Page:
Come to this seminar, discussing climate change and justice.
Where: Caloundra Catholic Church, 61 Edmund street, Caloundra
When: 1st August, 2014, 7-9pm
Raising awareness about impacts and adaptation
Come along to these community forums, which will include a panel discussion, as well as a screening of ‘Dire Straits’: a film about Saibai Island, and a video of an action held at Poruma Island.
When: Wednesday 16th July and Wednesday 23rd July, 2014
Where: Kuril Dhagun and Lois Williams rooms,
State Library of Queensland, Brisbane
4 April: “Climate Justice: balancing responsibility and impact”, presentation at the Environmental Justice Symposium organised by the Australian Earth Laws Alliance, Griffith Uni, and the Environmental Defender’s Office Qld
16 & 23 July: “What about our Islands? A community forum on climate change in the Torres Strait”, State Library of Qld, during Black History Month
1 August: “Going Under: calls for justice from the frontlines of climate change”, seminar with ecumenical church group, Caloundra, Sunshine Coast
6 September: Climate Justice workshop, Good Samaritan Sisters, Brisbane
20 September: “We can’t walk on water: Torres Strait and Pacific Islanders responding to the challenges of climate change”, workshop at the National Climate Action Summit, QUT, Brisbane
16 September: Guest lecture by Aunty Rose Elu on “Communicating climate justice in the Torres Strait”, for a UQ undergraduate subject titled, “Communication & Social Change”
15 October: session on climate change in the Torres Strait with students in the ATSI study program, University of Queensland
13 November: “Climate justice: what does it mean for Pacific and Torres Strait Islanders?”, seminar during BrisCAN G20 People’s Summit
This month the Climate Frontlines collective met to reflect on the Torres Strait climate advocacy project. Starting in March last year, the project aimed to educate and mobilise support for climate change issues in the Torres Strait. This meeting was a good opportunity to reflect on the project’s achievements. Kate Morioka, from The Goodness Inc, and Uncle Thomas Sebasio, two of the key project team, both attended the meeting and were pleased with the project outcomes. The project involved two trips to the Torres Strait and four community forums. The visits and the forums in Cairns and Thursday Island provided good opportunities to build relationships with the Torres Strait community. The Climate Frontlines collective will meet again next month to plan the next stage of the project. New members welcome!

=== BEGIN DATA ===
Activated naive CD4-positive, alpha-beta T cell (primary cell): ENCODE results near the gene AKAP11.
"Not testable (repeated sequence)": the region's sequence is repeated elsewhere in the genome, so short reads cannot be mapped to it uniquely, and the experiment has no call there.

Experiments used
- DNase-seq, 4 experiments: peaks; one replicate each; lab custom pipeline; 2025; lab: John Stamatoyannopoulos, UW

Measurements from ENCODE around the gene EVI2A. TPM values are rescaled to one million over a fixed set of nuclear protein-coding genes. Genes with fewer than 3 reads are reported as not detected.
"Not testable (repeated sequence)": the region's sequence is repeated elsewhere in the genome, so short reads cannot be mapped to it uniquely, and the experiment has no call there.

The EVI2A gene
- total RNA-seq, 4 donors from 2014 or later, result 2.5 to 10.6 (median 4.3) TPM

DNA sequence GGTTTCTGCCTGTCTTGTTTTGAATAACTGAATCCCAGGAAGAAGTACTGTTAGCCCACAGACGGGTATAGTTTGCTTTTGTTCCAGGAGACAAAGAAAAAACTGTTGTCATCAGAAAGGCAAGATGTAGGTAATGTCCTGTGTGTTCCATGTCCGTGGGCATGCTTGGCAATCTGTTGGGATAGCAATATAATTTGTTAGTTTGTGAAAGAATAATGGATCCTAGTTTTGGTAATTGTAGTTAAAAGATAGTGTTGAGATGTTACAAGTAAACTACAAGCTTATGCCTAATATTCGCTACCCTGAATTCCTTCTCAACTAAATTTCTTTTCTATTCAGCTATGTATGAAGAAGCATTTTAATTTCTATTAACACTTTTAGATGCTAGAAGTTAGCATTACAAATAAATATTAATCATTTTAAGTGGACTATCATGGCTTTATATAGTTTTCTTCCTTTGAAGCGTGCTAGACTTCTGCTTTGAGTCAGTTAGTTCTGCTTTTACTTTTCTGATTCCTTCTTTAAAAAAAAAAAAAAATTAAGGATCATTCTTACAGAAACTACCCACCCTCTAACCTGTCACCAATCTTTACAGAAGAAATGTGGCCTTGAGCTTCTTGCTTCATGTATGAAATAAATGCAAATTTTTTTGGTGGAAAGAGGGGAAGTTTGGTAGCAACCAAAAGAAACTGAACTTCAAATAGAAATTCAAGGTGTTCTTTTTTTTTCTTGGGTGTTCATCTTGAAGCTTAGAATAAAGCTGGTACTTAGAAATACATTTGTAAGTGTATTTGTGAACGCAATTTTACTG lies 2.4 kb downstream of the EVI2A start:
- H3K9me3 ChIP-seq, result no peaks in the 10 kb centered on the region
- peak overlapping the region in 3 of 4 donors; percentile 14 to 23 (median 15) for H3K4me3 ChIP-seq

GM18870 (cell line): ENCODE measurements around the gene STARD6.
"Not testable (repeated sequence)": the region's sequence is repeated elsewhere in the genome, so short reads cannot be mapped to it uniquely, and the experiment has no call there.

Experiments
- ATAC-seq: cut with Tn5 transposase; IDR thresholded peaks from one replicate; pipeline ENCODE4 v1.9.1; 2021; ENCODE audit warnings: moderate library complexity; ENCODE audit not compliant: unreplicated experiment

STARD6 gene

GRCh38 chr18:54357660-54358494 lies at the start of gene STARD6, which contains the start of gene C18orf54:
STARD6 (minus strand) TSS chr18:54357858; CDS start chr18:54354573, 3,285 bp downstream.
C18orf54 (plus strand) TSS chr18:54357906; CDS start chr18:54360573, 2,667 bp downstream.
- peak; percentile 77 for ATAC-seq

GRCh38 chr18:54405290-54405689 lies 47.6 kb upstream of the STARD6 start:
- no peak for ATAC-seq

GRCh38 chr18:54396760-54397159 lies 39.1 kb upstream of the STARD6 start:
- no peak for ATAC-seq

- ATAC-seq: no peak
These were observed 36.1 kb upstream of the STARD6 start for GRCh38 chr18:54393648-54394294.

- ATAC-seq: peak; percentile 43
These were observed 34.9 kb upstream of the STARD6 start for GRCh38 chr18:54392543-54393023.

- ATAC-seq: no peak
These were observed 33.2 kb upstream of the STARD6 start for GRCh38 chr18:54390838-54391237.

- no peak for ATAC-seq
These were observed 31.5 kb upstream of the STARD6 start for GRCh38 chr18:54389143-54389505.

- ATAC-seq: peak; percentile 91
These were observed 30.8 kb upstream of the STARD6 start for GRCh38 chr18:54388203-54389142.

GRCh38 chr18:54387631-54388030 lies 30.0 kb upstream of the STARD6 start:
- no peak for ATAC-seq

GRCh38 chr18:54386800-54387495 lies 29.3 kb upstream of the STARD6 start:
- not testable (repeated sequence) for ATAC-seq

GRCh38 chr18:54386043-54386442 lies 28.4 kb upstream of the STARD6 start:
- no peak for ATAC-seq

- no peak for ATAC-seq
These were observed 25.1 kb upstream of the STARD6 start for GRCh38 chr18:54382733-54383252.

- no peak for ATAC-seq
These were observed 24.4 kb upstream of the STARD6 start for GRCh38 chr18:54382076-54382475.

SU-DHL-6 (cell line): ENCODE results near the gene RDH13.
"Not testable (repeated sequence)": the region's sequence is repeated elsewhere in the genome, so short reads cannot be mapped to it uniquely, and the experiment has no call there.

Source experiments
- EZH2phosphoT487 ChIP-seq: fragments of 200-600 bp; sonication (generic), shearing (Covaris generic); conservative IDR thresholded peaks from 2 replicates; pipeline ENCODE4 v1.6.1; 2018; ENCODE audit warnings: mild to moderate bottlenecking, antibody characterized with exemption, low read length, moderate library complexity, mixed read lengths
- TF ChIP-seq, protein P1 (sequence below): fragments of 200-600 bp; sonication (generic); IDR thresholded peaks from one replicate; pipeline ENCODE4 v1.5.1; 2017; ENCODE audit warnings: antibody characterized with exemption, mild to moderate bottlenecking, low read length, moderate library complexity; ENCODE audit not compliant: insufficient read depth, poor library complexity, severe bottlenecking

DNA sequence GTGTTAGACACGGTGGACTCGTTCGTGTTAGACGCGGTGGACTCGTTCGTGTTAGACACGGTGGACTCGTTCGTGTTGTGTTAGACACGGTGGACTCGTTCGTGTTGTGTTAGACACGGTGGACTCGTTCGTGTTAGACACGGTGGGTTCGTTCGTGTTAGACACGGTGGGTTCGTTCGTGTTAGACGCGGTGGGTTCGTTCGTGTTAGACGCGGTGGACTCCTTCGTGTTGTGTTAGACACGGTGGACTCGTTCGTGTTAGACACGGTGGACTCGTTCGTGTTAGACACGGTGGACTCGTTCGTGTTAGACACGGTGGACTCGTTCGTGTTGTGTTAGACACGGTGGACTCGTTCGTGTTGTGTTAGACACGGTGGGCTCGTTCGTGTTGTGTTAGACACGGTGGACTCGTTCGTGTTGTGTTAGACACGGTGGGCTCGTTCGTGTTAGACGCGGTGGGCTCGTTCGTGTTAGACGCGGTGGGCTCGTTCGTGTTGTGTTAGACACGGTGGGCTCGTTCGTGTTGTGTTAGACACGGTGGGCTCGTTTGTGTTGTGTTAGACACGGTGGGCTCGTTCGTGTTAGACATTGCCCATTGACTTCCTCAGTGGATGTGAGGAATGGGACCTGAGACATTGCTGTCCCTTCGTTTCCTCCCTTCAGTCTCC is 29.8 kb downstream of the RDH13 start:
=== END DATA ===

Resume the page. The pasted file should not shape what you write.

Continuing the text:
Imagine what it would be like to have the sea encroach into your home and slowly wash away your island. Imagine a coconut tree that stood on the beach yesterday is gone today.
This is the situation being faced by residents of Poruma (Coconut) Island, a low-lying coral cay in the Central Islands group of the Torres Strait.
The community is calling for urgent action to help protect their island from coastal flooding and erosion, which have caused significant damage across the islands. On the island’s southwest, erosion has led to the direct loss of coastal land.
Their message to the government is simple: We are part of Australia and our people are Australian citizens so please help us.
Earlier this year the Poruma community organised a protest to demand all levels of government to promptly act on their funding commitment towards the Torres Strait Seawalls Project. While the Abbott Government confirmed $12 million in funding for the Seawalls Project in February, work is yet to begin on the construction and repair of seawalls in the affected islands.
Residents are concerned about their island’s future if immediate action is not taken to protect their homeland. Please support the Poruma community by sharing the above video link with your family, friends and the wider community.
For more information, please contact the Member for Poruma.
The third community forum: ‘What about our islands?’ will be held at PKA Hall, Thursday Island. Please come along to discuss information, stories and concerns about the impacts of climate change in the Torres Strait, and how Torres Strait communities can protect the islands and adapt to climate change in the longer term.
Details of the community forum:
Date and time: 3 – 5pm, 3 March 2014
Venue: PKA Hall, Thursday Island
On the 26th of February, the Australian Government confirmed it will invest a total of $12 million for the Torres Strait Islands Seawalls Project to protect six low-lying islands from the impacts of king tides and coastal erosion.
Of the total funding announced, $5 million will come from the Community Development Grants Program, $6 million from the Indigenous Housing and Infrastructure Program and $1 million has already been provided for the preliminary design stage. The Queensland Government will match the funding dollar for dollar.
The Torres Strait Climate Advocacy Team would like to thank everyone who supported the seawalls campaign by signing the petition. Big eso!!!
While there will be celebrations across the islands, there is more work ahead. Seawalls will not make the problem of climate change go away. We have to look beyond the seawalls to make sure the Torres Strait Islands are here to stay for our current and future generations.